We’re losing the battle against state sponsored attacks
In my daily interaction with Government bodies, Police and other public sector authorities, we are seeing a huge rise in attacks which are state sponsored and targeted at the Critical National Infrastructure. The real fight isn’t from stopping them getting in, it’s actually about how far within your organization you can stop them reaching.
Today’s attacks are crafted on a per-user basis on a mass scale designed to regularly compromise some subset of the systems within an organization. The objective of the attacks are to gain access to the internal network with a set of valid credentials (the higher privileged the better), and then try to jump around from machine to machine gathering more and more credentials and access.
To counter these attacks some of our customers, who are under active 7/24 attack have begun to rotate all passwords every 8 to 24 hours. This has created a nasty problem for attackers: not only are they limited to only one compromised system, but even this access is terminated automatically.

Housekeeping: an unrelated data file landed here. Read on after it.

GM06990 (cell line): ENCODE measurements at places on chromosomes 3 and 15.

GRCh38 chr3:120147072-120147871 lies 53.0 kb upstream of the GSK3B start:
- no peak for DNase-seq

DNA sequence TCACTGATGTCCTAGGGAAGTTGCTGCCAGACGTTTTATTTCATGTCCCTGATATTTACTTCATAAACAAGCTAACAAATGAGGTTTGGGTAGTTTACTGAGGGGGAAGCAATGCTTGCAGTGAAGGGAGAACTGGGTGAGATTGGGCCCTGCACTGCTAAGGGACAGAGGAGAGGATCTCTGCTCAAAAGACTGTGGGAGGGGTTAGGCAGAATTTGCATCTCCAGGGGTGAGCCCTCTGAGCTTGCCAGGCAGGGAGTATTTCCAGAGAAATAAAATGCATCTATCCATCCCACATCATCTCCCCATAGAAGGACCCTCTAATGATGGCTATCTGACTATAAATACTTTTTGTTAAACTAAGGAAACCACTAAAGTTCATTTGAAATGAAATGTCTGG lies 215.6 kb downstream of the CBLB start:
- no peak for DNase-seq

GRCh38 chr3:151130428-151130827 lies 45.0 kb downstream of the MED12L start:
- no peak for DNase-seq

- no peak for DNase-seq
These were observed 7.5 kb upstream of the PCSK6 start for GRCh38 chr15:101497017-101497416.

It appears that the attackers have a good understanding of common weaknesses focusing on default passwords, blank passwords, common passwords, shared passwords, and the use of publicly publishing password spreadsheets on shares.
The point to be made is simple: there is little to no real security found in the commercial tools for anti-virus and anti-malware from the major software providers and the continued purchase of these products is a waste of money and time when the foe is more than a petty criminal.
The next major threat will come from a nation state taking aim at our critical national infrastructure and knocking out resources essential to life. This will be an easy target since many of the utilities have little interest or appreciation for security. Their systems have been fully characterized by hostile powers external to the United States and will eventually be turned off and/or damaged when the time is right.
The intelligence agencies have been warning Congress and the Senate about these problems as well as the utilities themselves. Unfortunately, someone, or a lot of someones, will need to be harmed to get these providers to change their ways.